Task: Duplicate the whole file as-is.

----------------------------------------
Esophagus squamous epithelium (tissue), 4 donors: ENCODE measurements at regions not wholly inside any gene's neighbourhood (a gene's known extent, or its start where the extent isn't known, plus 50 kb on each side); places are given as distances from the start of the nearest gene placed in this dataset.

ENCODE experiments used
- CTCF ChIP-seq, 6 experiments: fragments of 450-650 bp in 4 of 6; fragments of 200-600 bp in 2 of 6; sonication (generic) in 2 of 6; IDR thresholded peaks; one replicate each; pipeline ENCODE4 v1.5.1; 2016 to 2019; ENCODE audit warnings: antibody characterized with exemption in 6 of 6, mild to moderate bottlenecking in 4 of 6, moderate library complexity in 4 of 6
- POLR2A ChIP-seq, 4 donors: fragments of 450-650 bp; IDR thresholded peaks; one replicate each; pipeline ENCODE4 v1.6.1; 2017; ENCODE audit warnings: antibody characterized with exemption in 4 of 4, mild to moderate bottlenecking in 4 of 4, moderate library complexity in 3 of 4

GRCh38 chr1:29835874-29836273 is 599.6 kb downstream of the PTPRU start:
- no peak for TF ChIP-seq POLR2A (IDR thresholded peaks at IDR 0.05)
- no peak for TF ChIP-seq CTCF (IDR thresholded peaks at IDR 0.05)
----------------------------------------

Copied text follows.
Esophagus squamous epithelium (tissue), 4 donors: ENCODE measurements at regions not wholly inside any gene's neighbourhood (a gene's known extent, or its start where the extent isn't known, plus 50 kb on each side); places are given as distances from the start of the nearest gene placed in this dataset.

ENCODE experiments used
- CTCF ChIP-seq, 6 experiments: fragments of 450-650 bp in 4 of 6; fragments of 200-600 bp in 2 of 6; sonication (generic) in 2 of 6; IDR thresholded peaks; one replicate each; pipeline ENCODE4 v1.5.1; 2016 to 2019; ENCODE audit warnings: antibody characterized with exemption in 6 of 6, mild to moderate bottlenecking in 4 of 6, moderate library complexity in 4 of 6
- POLR2A ChIP-seq, 4 donors: fragments of 450-650 bp; IDR thresholded peaks; one replicate each; pipeline ENCODE4 v1.6.1; 2017; ENCODE audit warnings: antibody characterized with exemption in 4 of 4, mild to moderate bottlenecking in 4 of 4, moderate library complexity in 3 of 4

GRCh38 chr1:29835874-29836273 is 599.6 kb downstream of the PTPRU start:
- no peak for TF ChIP-seq POLR2A (IDR thresholded peaks at IDR 0.05)
- no peak for TF ChIP-seq CTCF (IDR thresholded peaks at IDR 0.05)